- Washington saw 7 mass shooting incidents in 2021, up 5 from 2020.
- 36% of survey respondents worry about police violence every day (US 40%), and 40% voice confidence in law enforcement’s approach to crime (US 56%).
Property crime in Washington: Fear vs. reality
Despite a property crime rate that’s 39% higher than the national average, Washington residents are less concerned about property crime happening to them (40% versus the national average of 42%).
- Washington is 1 of only 11 states that reported higher property crime rates year over year.
- Burglaries make up 19% of all reported property crimes statewide, 3 percentage points higher than the US average. In the safest cities, burglaries account for 16% of all property crime.
- Larceny-theft is the most prevalent property crime in the state, making up 68% of all property crimes. Nationwide, larceny-theft accounts for 71% of all property crime, and it makes up 76% in Washington’s safest cities.
- All but 2 of the safest cities kept property crime rates below state, regional, and national levels.
- 65% of survey respondents use some form of property protection (US 60%), with 33% of those using a dog or other guard animal.
- 29% say the security of their property has been affected by the pandemic, matching the national average.
A closer look at the safest cities in Washington
For the purposes of this report, the terms “dangerous” and “safest” refer explicitly to crime rates as calculated from FBI crime data—no other characterization of any community is implied or intended.
- 83 cities met criteria to be considered for ranking
- Sammamish is the top city for the second year in a row.
- Ferndale (9) and Liberty Lake (14) are both new to the list this year.
- Both Poulsbo (17) and Marysville (18) leaped up 18 spots to land in the top 20 this year.
- Marysville (population 71,522) and Sammamish (population 66,878) are the largest cities on the list and the only cities with more than 35,000 people.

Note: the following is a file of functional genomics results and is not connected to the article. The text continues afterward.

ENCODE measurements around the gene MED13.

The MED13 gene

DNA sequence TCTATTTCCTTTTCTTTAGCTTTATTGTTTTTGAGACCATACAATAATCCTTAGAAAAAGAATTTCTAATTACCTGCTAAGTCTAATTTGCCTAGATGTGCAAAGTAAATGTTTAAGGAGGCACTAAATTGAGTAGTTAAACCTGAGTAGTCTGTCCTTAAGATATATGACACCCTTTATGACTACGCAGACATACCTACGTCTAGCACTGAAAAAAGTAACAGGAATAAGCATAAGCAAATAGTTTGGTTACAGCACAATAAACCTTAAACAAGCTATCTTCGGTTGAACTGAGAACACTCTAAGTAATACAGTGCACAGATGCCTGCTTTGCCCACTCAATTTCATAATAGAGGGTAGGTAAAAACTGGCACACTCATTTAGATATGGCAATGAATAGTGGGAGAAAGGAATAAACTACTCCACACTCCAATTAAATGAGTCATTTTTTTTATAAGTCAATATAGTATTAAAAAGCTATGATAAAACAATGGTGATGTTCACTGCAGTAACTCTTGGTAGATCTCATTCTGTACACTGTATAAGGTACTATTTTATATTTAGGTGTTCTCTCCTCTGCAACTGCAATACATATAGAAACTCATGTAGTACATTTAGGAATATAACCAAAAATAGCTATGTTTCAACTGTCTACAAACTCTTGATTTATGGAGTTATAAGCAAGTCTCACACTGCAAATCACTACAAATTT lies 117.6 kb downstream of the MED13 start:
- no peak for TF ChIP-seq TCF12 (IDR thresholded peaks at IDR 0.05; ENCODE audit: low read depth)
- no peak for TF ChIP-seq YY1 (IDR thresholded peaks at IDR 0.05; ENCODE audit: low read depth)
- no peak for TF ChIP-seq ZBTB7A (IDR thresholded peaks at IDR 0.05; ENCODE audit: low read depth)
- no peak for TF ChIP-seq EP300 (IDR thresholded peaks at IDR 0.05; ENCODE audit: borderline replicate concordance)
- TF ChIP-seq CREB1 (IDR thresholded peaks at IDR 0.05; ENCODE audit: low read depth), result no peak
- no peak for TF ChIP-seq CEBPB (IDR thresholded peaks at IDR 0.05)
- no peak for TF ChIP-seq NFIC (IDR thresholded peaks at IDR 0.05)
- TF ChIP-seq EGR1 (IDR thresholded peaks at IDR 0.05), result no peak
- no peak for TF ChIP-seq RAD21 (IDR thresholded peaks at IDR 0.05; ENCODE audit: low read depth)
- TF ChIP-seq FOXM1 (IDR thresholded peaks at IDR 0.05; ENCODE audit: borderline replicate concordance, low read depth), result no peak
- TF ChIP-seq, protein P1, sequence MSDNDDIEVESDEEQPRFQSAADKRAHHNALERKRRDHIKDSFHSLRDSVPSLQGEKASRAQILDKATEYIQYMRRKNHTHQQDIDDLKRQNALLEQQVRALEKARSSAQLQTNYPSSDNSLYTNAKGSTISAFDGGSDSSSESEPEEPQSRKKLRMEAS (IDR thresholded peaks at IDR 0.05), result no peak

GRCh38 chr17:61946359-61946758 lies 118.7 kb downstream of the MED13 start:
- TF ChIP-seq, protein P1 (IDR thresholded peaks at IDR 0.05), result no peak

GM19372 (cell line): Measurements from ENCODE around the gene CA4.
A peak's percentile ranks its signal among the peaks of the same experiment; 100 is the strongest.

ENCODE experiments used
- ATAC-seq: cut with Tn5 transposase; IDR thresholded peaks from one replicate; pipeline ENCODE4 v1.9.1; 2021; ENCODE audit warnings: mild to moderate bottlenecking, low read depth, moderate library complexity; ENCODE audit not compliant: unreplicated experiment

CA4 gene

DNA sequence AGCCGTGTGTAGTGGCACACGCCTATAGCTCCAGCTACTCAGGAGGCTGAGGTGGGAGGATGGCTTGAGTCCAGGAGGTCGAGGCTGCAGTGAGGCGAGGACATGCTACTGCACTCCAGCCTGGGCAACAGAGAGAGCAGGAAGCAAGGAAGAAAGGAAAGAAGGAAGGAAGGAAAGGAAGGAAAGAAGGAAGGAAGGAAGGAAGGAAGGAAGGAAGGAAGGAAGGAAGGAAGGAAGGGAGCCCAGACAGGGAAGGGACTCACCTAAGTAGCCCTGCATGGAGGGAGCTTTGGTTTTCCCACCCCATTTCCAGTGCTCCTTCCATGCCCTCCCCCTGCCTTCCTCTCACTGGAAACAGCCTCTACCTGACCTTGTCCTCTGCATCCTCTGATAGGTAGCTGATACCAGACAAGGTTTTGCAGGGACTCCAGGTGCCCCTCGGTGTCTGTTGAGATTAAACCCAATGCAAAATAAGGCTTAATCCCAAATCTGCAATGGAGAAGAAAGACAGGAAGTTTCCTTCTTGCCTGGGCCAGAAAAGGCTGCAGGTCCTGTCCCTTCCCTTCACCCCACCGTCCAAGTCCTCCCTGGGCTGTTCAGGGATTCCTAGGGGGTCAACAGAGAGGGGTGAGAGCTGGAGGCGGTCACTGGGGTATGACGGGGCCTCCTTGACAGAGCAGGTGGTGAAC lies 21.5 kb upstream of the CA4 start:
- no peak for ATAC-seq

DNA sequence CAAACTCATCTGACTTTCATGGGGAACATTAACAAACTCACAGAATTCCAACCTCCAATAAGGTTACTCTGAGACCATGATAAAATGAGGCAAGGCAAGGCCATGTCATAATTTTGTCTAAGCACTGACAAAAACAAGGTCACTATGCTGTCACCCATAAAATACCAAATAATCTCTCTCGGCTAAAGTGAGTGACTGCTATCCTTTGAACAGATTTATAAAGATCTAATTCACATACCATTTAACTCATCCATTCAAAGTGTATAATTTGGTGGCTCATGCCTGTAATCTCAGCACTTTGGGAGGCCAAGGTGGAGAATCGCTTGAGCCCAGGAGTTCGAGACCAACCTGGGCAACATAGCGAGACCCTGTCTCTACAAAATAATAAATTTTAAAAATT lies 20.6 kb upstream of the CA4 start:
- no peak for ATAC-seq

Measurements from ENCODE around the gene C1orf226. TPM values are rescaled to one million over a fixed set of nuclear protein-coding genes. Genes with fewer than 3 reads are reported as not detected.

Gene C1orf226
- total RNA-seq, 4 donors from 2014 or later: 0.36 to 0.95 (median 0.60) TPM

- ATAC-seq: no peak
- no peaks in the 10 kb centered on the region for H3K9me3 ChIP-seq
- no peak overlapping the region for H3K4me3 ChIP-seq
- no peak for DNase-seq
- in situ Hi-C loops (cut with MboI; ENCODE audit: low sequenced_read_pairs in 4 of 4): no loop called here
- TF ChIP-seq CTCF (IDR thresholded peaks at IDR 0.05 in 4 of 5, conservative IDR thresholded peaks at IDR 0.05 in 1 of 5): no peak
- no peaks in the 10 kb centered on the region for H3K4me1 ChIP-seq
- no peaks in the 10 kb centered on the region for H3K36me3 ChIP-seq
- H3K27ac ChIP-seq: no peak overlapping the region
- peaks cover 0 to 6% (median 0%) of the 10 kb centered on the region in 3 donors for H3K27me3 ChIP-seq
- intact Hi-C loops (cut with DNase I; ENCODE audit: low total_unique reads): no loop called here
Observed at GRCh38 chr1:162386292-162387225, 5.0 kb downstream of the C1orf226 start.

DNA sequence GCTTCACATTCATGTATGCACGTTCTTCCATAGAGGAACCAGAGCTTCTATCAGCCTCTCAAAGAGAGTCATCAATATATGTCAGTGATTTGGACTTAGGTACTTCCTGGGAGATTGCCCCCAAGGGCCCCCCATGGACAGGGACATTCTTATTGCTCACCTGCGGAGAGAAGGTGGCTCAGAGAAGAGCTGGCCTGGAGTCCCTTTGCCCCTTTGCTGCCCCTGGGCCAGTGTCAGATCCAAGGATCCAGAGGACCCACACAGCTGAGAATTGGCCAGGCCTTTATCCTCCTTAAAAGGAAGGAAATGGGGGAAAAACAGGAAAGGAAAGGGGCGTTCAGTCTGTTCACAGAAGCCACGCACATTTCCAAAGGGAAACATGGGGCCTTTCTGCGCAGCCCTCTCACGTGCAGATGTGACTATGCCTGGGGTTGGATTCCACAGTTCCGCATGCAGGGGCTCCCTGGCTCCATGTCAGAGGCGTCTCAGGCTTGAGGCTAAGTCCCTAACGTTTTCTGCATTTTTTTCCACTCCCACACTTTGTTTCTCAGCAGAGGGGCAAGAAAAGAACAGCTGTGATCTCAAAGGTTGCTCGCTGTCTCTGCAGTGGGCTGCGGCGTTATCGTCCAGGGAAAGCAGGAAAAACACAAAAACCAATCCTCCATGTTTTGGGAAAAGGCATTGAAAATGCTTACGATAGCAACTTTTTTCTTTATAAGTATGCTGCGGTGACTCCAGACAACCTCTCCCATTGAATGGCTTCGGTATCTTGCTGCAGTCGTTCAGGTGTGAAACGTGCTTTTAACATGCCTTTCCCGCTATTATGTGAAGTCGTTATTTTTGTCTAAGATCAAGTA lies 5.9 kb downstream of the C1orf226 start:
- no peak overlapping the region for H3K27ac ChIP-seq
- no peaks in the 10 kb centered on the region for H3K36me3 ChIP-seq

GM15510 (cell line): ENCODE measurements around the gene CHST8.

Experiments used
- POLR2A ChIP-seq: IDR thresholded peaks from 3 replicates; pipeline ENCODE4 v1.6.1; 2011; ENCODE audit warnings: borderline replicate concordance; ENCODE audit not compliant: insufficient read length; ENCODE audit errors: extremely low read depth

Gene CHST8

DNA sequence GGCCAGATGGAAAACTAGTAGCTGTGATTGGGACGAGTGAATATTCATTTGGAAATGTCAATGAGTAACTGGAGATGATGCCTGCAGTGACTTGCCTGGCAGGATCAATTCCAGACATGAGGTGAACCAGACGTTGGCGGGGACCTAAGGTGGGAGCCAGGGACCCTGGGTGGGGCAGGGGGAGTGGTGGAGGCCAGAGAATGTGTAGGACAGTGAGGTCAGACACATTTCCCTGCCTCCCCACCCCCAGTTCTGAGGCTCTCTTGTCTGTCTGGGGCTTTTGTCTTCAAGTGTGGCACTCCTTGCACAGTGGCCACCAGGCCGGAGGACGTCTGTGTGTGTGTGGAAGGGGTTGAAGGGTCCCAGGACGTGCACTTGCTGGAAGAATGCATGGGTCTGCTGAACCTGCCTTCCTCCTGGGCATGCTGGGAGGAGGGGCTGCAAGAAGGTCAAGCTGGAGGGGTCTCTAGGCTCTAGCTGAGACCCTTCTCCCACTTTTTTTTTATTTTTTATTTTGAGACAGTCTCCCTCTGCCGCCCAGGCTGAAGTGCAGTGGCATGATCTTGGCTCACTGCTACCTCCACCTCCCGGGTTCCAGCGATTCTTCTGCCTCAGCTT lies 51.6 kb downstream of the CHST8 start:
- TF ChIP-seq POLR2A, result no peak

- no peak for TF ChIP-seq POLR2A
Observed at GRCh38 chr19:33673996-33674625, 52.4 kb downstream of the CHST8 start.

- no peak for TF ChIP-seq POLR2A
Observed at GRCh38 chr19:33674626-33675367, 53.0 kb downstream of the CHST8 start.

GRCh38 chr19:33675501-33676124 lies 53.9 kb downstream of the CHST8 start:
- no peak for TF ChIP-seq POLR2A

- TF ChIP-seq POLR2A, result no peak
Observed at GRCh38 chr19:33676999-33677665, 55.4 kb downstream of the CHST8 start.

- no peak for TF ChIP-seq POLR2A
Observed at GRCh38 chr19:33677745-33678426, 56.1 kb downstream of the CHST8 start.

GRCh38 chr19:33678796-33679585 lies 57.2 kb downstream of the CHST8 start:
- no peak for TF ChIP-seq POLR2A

- The violent crime rate in the safest cities is just 0.8 incidents per 1,000 people—72% lower than the state rate (2.9).
- Lake Forest Park (11) reported 0 total violent crimes this year, but it has the highest property crime rate among the safest cities, so it lands smack in the middle of the ranking.
- 7 cities reported single-digit violent crime totals.
- The property crime rate in the safest cities is 12.7 incidents per 1,000 people, which is less than half the state rate (27.3).
- Oak Harbor (7) has the lowest property crime rate in the state at 4.0—it's the only city to report fewer than 100 total property crimes.
How we determined the safest cities
Learn how we identified the safest cities on our methodology page.
How to make a safe home anywhere
Whether your city made our list or not, we encourage everyone to be proactive about home security. One of the best ways to stop a burglary before it happens is to add a home security system.
Find security and safety resources in your area
Didn't find your city in the top 20?
We calculated crime rates for every city in the state that met our population threshold, based on the state’s median population. See how the remaining cities ranked in the list below.
NOTE: If you don’t see your city on the list, it means that it was below the population threshold or didn’t submit a complete crime report to the FBI in 2020.
2022 VC per 1,000
2022 PC per 1,000
Find the safest cities in each state
Click on the state image or dropdown menu below to check out the safest cities for each state.
Related articles on SafeWise
FBI: Crime Data Explorer, Accessed March 8, 2022.
US Census Bureau, "Data Explorer," Accessed January 24, 2022.
Best Places, “Find a Place Search Tool,” Accessed January 24, 2022.
SafeWise, “2021 State of Safety survey,” Accessed March 8, 2022.
Gun Violence Archive, “Past Summary Ledgers,” Accessed January 24, 2022.
Gun Violence Archive, “General Methodology,” Accessed March 8, 2022.
Melody Hicks, Ben Stickle, Joshua Harms, American Journal of Criminal Justice, “Assessing the Fear of Package Theft,” January 04, 2021. Accessed March 8, 2022.
For definitions and more on data sources, see our methodology page.